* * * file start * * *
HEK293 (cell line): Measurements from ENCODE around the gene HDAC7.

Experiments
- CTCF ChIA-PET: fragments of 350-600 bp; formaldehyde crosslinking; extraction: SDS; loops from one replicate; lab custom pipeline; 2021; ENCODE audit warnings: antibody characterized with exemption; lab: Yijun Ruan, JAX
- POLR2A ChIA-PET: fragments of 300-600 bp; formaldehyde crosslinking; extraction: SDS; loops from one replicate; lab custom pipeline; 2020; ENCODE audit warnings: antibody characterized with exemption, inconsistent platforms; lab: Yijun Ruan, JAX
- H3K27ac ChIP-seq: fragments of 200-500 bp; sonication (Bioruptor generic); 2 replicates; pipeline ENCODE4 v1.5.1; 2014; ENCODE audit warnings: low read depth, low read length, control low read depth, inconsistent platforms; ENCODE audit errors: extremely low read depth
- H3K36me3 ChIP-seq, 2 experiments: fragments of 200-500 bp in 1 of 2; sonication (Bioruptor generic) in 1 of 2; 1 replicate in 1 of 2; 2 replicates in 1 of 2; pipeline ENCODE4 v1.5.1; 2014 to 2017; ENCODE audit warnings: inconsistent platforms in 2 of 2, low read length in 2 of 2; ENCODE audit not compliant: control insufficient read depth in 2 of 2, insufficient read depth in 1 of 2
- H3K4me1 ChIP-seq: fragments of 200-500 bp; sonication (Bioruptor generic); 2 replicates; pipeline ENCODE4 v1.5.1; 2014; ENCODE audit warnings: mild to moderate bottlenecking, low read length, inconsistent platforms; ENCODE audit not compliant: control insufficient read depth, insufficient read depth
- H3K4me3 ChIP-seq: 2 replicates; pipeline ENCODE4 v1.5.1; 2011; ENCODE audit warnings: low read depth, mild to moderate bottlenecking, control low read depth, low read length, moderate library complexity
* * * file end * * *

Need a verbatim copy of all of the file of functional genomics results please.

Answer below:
HEK293 (cell line): Measurements from ENCODE around the gene HDAC7.

Experiments
- CTCF ChIA-PET: fragments of 350-600 bp; formaldehyde crosslinking; extraction: SDS; loops from one replicate; lab custom pipeline; 2021; ENCODE audit warnings: antibody characterized with exemption; lab: Yijun Ruan, JAX
- POLR2A ChIA-PET: fragments of 300-600 bp; formaldehyde crosslinking; extraction: SDS; loops from one replicate; lab custom pipeline; 2020; ENCODE audit warnings: antibody characterized with exemption, inconsistent platforms; lab: Yijun Ruan, JAX
- H3K27ac ChIP-seq: fragments of 200-500 bp; sonication (Bioruptor generic); 2 replicates; pipeline ENCODE4 v1.5.1; 2014; ENCODE audit warnings: low read depth, low read length, control low read depth, inconsistent platforms; ENCODE audit errors: extremely low read depth
- H3K36me3 ChIP-seq, 2 experiments: fragments of 200-500 bp in 1 of 2; sonication (Bioruptor generic) in 1 of 2; 1 replicate in 1 of 2; 2 replicates in 1 of 2; pipeline ENCODE4 v1.5.1; 2014 to 2017; ENCODE audit warnings: inconsistent platforms in 2 of 2, low read length in 2 of 2; ENCODE audit not compliant: control insufficient read depth in 2 of 2, insufficient read depth in 1 of 2
- H3K4me1 ChIP-seq: fragments of 200-500 bp; sonication (Bioruptor generic); 2 replicates; pipeline ENCODE4 v1.5.1; 2014; ENCODE audit warnings: mild to moderate bottlenecking, low read length, inconsistent platforms; ENCODE audit not compliant: control insufficient read depth, insufficient read depth
- H3K4me3 ChIP-seq: 2 replicates; pipeline ENCODE4 v1.5.1; 2011; ENCODE audit warnings: low read depth, mild to moderate bottlenecking, control low read depth, low read length, moderate library complexity